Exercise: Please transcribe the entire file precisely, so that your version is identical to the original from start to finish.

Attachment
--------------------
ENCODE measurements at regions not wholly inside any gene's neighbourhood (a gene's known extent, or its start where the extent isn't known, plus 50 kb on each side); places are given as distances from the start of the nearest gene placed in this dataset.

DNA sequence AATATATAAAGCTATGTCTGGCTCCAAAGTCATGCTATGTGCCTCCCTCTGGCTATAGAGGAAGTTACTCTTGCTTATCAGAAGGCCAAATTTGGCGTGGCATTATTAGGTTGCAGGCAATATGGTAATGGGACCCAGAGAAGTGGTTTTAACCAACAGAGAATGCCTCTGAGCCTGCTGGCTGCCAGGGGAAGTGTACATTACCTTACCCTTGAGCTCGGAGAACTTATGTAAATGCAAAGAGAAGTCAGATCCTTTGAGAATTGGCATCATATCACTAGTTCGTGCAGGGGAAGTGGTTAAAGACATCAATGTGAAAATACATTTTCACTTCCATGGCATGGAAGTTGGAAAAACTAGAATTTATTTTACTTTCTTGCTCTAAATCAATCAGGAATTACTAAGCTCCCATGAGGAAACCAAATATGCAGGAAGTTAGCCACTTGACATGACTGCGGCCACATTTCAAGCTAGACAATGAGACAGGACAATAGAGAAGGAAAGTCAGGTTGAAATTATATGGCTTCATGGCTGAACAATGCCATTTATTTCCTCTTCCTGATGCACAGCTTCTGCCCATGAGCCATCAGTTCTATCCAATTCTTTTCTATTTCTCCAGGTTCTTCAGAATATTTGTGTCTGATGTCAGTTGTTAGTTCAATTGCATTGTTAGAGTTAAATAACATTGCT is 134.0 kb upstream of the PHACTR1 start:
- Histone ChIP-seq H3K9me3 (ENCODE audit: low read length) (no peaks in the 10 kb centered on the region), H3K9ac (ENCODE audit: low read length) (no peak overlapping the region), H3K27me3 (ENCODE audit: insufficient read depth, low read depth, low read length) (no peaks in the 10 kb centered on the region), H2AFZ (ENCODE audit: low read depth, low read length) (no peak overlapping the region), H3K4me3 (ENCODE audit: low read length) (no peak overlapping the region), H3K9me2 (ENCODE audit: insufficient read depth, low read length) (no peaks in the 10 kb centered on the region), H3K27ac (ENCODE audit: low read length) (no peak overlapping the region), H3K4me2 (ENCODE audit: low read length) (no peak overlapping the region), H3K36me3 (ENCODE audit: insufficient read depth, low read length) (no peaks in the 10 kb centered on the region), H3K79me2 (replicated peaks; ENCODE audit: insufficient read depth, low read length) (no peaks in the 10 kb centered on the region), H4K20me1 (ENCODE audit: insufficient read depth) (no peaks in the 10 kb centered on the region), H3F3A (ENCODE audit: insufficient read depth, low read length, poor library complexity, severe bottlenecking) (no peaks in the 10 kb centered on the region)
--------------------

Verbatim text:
ENCODE measurements at regions not wholly inside any gene's neighbourhood (a gene's known extent, or its start where the extent isn't known, plus 50 kb on each side); places are given as distances from the start of the nearest gene placed in this dataset.

DNA sequence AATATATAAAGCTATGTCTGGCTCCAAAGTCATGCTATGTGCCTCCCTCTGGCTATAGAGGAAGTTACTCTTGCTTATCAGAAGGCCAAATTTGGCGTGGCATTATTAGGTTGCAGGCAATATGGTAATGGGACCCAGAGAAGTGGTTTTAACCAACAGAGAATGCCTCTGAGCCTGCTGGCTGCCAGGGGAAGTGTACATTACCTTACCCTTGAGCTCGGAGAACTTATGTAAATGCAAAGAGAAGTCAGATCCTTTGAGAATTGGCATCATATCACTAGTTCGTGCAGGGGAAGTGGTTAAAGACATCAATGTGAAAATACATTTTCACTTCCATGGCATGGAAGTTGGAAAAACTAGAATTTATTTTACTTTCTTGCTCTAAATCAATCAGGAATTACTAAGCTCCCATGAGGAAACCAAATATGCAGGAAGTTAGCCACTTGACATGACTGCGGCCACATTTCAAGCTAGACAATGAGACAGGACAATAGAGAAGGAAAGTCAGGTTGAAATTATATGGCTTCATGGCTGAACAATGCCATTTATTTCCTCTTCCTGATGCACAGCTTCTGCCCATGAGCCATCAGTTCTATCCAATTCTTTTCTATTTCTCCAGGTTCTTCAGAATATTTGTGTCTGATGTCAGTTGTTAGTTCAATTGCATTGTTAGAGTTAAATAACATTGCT is 134.0 kb upstream of the PHACTR1 start:
- Histone ChIP-seq H3K9me3 (ENCODE audit: low read length) (no peaks in the 10 kb centered on the region), H3K9ac (ENCODE audit: low read length) (no peak overlapping the region), H3K27me3 (ENCODE audit: insufficient read depth, low read depth, low read length) (no peaks in the 10 kb centered on the region), H2AFZ (ENCODE audit: low read depth, low read length) (no peak overlapping the region), H3K4me3 (ENCODE audit: low read length) (no peak overlapping the region), H3K9me2 (ENCODE audit: insufficient read depth, low read length) (no peaks in the 10 kb centered on the region), H3K27ac (ENCODE audit: low read length) (no peak overlapping the region), H3K4me2 (ENCODE audit: low read length) (no peak overlapping the region), H3K36me3 (ENCODE audit: insufficient read depth, low read length) (no peaks in the 10 kb centered on the region), H3K79me2 (replicated peaks; ENCODE audit: insufficient read depth, low read length) (no peaks in the 10 kb centered on the region), H4K20me1 (ENCODE audit: insufficient read depth) (no peaks in the 10 kb centered on the region), H3F3A (ENCODE audit: insufficient read depth, low read length, poor library complexity, severe bottlenecking) (no peaks in the 10 kb centered on the region)